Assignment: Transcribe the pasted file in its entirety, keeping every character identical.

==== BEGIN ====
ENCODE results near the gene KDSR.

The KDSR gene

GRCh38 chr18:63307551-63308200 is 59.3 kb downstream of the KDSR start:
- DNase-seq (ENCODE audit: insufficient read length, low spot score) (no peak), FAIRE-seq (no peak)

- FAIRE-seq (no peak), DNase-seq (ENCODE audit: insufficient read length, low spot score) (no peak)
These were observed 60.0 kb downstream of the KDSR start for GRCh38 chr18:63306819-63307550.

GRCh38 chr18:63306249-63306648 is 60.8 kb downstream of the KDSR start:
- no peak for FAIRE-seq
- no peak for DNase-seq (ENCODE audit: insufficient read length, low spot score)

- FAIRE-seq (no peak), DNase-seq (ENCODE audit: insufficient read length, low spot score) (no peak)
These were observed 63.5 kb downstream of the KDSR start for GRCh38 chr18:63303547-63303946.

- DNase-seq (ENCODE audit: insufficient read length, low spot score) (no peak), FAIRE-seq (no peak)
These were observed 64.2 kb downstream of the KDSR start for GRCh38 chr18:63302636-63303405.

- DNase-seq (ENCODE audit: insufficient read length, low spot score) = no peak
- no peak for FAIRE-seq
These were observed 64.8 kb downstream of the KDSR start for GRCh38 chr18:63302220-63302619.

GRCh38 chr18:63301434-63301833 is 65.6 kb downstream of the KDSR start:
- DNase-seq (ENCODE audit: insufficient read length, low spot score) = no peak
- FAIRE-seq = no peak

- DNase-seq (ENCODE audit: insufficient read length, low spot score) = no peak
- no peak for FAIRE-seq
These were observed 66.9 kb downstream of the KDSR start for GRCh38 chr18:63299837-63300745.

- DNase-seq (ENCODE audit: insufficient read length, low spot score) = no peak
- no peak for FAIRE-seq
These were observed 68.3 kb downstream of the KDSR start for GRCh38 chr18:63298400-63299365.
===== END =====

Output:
ENCODE results near the gene KDSR.

The KDSR gene

GRCh38 chr18:63307551-63308200 is 59.3 kb downstream of the KDSR start:
- DNase-seq (ENCODE audit: insufficient read length, low spot score) (no peak), FAIRE-seq (no peak)

- FAIRE-seq (no peak), DNase-seq (ENCODE audit: insufficient read length, low spot score) (no peak)
These were observed 60.0 kb downstream of the KDSR start for GRCh38 chr18:63306819-63307550.

GRCh38 chr18:63306249-63306648 is 60.8 kb downstream of the KDSR start:
- no peak for FAIRE-seq
- no peak for DNase-seq (ENCODE audit: insufficient read length, low spot score)

- FAIRE-seq (no peak), DNase-seq (ENCODE audit: insufficient read length, low spot score) (no peak)
These were observed 63.5 kb downstream of the KDSR start for GRCh38 chr18:63303547-63303946.

- DNase-seq (ENCODE audit: insufficient read length, low spot score) (no peak), FAIRE-seq (no peak)
These were observed 64.2 kb downstream of the KDSR start for GRCh38 chr18:63302636-63303405.

- DNase-seq (ENCODE audit: insufficient read length, low spot score) = no peak
- no peak for FAIRE-seq
These were observed 64.8 kb downstream of the KDSR start for GRCh38 chr18:63302220-63302619.

GRCh38 chr18:63301434-63301833 is 65.6 kb downstream of the KDSR start:
- DNase-seq (ENCODE audit: insufficient read length, low spot score) = no peak
- FAIRE-seq = no peak

- DNase-seq (ENCODE audit: insufficient read length, low spot score) = no peak
- no peak for FAIRE-seq
These were observed 66.9 kb downstream of the KDSR start for GRCh38 chr18:63299837-63300745.

- DNase-seq (ENCODE audit: insufficient read length, low spot score) = no peak
- no peak for FAIRE-seq
These were observed 68.3 kb downstream of the KDSR start for GRCh38 chr18:63298400-63299365.